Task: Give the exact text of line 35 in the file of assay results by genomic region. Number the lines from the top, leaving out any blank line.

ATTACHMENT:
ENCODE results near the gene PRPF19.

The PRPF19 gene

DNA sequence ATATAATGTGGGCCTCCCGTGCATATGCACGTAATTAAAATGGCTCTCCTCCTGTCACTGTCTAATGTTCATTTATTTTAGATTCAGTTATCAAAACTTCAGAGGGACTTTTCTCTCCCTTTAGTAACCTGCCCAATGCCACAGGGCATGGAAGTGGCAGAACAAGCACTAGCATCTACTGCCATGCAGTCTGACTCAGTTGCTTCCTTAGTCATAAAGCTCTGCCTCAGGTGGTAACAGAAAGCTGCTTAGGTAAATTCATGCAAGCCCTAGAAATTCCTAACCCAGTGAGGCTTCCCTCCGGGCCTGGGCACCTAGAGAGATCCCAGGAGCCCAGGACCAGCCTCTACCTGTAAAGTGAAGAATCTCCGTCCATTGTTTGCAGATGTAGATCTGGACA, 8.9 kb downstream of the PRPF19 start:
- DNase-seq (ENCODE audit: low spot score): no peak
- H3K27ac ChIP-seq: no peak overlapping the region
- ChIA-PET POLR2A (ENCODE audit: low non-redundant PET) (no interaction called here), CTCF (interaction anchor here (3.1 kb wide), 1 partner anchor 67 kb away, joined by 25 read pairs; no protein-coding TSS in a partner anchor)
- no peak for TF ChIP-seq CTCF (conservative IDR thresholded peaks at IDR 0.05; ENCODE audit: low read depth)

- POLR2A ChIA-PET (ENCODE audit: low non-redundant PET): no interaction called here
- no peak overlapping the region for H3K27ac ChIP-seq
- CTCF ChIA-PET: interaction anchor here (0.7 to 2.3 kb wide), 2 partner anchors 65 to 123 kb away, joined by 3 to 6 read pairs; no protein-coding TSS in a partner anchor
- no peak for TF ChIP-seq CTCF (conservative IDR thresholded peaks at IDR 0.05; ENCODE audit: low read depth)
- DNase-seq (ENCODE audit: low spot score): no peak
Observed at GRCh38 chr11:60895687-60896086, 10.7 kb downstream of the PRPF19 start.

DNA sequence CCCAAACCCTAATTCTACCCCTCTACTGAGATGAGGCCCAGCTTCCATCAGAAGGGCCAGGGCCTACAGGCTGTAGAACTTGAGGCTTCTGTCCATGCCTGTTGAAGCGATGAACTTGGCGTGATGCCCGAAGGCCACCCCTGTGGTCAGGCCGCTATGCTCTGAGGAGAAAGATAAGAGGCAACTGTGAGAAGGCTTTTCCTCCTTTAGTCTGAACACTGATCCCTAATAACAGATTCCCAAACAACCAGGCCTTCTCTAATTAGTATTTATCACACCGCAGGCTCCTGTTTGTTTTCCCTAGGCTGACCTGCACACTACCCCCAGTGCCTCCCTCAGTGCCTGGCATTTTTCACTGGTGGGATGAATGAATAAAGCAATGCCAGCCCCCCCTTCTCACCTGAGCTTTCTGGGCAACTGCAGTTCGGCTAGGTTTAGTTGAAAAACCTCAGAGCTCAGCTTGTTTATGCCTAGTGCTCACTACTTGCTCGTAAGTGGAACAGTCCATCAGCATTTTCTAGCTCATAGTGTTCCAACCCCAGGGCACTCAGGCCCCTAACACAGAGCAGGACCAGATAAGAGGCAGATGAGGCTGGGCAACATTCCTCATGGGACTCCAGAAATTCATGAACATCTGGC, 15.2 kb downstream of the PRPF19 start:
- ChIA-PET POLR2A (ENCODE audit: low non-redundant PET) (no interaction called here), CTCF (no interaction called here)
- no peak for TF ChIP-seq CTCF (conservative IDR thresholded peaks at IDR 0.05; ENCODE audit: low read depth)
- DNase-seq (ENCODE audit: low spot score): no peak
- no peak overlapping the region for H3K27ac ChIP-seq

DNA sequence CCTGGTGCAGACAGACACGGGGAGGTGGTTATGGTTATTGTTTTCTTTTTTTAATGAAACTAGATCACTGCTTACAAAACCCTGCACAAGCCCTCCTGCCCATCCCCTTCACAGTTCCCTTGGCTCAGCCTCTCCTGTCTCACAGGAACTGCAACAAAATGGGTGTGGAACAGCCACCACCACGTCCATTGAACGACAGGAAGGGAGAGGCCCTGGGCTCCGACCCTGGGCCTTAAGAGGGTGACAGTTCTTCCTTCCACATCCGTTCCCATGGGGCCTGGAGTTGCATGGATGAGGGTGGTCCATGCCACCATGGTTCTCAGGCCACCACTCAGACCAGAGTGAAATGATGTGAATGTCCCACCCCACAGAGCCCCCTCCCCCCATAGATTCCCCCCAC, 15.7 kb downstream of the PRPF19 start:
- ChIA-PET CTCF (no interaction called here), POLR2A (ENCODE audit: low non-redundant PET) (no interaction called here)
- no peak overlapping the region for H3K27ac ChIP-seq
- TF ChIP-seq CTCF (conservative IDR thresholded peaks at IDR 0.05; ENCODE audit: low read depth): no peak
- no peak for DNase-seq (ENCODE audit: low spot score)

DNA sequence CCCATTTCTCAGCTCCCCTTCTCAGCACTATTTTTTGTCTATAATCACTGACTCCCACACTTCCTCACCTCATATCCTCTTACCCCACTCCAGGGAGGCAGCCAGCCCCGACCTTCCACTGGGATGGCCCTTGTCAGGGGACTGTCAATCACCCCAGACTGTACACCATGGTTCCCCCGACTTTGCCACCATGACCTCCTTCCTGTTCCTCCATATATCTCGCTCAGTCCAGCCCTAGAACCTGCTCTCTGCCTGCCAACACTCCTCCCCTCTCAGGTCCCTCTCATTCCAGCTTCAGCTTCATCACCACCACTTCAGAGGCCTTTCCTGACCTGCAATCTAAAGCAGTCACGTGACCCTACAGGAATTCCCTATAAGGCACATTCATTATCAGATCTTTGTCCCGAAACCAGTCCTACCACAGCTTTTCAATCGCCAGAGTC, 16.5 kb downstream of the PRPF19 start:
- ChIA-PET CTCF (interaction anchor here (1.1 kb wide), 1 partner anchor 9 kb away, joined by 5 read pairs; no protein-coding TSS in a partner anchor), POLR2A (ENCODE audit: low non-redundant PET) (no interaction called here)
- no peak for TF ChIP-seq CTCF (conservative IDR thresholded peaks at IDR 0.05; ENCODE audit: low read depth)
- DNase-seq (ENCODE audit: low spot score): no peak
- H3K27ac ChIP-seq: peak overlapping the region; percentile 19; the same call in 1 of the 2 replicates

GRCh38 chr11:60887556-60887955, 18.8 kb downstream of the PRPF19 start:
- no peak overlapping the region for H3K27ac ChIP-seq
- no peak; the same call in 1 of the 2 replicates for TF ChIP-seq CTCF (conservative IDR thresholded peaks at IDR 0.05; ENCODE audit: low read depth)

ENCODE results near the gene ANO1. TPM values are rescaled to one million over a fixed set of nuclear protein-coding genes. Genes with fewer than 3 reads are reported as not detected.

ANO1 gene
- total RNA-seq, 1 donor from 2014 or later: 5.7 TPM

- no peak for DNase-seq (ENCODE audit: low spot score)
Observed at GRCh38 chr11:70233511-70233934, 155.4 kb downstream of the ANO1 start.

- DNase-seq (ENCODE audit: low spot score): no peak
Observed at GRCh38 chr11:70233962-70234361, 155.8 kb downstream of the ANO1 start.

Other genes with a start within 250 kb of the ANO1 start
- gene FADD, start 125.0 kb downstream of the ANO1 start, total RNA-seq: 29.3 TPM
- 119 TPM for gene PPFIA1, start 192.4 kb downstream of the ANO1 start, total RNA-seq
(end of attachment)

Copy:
- no peak for DNase-seq (ENCODE audit: low spot score)